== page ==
Investment management firm Winton Investments has set out its vision to create a market for climate prediction that will enable players to bet on the future of environmental variables like carbon dioxide levels. The project is being launched with the support of researchers from the London School of Economics and Political Science (LSE). Perhaps conscious of its dystopian overtones, Winton Investments asserted that the primary purpose of the market would be to reveal information to inform the climate change debate, rather than to create a betting venue for entertainment or risk transfer.
The key challenge, according to Winton, is that specific predictions about the environment are difficult to obtain due to the multidisciplinary nature of research in the area. What’s more, the scale of the possible implications of the climate debate can create biases in opinion. “Are peoples’ positions driven by what they want to be true or what they believe to be true?” asked Mark Roulston, Winton’s Research Director, at a lecture proposing the idea to experts from across the field at the Royal Society in London.
Winton would act as market maker, generating the infrastructure to enable players to trade contracts based on variables like future global temperatures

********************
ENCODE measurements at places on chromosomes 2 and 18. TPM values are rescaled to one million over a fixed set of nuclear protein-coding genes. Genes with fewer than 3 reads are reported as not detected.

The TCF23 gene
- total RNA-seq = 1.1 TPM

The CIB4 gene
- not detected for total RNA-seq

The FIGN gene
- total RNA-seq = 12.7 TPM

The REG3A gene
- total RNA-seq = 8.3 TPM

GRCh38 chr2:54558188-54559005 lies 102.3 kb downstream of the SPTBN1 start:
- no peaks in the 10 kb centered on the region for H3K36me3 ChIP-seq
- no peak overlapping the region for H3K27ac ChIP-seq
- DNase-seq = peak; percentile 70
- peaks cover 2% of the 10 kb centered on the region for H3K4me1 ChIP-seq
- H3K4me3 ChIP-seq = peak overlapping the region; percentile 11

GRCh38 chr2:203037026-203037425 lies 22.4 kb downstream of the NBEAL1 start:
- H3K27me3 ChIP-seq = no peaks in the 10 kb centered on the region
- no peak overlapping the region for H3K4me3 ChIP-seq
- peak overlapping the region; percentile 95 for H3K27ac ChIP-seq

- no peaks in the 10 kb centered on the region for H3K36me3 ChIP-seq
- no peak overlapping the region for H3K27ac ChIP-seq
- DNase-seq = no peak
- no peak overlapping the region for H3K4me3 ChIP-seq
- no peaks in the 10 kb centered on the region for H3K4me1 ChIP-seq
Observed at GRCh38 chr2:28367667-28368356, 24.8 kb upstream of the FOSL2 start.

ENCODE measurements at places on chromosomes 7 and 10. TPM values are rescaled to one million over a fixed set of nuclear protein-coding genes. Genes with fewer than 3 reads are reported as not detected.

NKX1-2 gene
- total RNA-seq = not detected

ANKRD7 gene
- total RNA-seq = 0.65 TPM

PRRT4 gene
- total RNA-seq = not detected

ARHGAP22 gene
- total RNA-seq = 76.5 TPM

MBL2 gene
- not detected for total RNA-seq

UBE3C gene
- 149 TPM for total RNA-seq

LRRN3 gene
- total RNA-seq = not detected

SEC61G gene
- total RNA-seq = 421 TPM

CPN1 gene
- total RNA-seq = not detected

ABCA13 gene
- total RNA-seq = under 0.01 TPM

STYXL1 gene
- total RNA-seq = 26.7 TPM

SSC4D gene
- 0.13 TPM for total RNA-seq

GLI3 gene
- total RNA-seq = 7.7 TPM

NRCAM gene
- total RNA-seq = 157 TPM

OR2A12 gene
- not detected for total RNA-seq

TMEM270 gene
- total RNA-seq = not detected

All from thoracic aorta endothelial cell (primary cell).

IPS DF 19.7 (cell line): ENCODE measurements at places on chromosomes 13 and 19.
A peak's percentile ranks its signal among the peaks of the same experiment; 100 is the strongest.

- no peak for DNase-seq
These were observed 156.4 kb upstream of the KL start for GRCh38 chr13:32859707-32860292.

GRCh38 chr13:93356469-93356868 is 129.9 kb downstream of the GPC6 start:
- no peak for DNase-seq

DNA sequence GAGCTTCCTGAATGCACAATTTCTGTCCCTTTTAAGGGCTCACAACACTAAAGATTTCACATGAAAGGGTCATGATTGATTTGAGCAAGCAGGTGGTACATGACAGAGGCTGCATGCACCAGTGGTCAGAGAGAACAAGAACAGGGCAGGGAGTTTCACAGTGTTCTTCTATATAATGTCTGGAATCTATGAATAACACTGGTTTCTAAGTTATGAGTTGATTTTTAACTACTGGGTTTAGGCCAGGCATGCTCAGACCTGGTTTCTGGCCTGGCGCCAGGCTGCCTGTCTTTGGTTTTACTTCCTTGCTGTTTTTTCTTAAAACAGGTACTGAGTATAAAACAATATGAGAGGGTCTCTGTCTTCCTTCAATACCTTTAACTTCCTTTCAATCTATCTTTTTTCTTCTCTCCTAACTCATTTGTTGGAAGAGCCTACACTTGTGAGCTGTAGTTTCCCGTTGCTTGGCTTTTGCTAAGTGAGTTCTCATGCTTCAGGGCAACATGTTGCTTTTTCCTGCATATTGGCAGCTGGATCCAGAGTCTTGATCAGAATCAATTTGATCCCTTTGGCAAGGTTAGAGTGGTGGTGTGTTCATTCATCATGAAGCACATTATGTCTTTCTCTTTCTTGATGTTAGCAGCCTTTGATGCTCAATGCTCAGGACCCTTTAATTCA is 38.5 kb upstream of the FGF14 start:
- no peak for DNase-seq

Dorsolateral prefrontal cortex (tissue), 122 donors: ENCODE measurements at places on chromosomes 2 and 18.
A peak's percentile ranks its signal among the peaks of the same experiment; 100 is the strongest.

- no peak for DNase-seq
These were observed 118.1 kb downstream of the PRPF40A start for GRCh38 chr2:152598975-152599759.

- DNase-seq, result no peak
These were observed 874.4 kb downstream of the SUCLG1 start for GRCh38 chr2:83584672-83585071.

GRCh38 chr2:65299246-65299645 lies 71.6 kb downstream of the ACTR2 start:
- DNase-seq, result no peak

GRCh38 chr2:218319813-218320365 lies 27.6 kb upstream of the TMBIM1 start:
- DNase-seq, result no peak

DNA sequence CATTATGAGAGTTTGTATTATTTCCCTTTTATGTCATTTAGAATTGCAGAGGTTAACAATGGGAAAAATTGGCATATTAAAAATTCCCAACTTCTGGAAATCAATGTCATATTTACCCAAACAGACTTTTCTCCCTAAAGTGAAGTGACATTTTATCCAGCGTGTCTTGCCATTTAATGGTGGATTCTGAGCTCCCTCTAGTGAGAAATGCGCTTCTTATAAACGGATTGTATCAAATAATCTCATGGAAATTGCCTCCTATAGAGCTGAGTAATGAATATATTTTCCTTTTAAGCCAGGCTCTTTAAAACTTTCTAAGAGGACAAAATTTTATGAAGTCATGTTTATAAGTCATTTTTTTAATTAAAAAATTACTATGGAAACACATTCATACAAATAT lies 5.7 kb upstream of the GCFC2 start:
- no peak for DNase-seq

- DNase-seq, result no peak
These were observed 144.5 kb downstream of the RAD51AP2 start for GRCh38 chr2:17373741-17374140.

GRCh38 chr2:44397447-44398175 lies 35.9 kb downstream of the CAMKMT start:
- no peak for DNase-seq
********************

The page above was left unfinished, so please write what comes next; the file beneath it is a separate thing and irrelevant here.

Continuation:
The new market, according to its makers, will be able to play the valuable role of synthesising the vast and dispersed knowledge base of researchers in the field. “A scientific gambling market could aggregate and organise the wide range of opinions and potentially reveal useful information that is hidden among the hyperbole,” said a press release from Winton.
In the proposed set-up, Winton would act as market maker, generating the infrastructure to enable players to trade contracts based on variables like future global temperatures and levels of carbon dioxide in the atmosphere. Contracts could be bought and sold on the back of predictions about such variables decades into the future.
At first, the market will remain restricted to certain participants, but it will ultimately invite both industry experts and the general public to make bets on the future of the environment. The desired result is a single consensus estimate for the extent of encroaching environmental damage, which can be neatly incorporated into the debate on climate change and used to inform decisions.
“The process of climate prediction raises fundamental, fascinating research challenges and there is value in getting more people engaged in the topic and drawing information together from a range of experts,” said David Stainforth, Associate Professorial Research Fellow at LSE.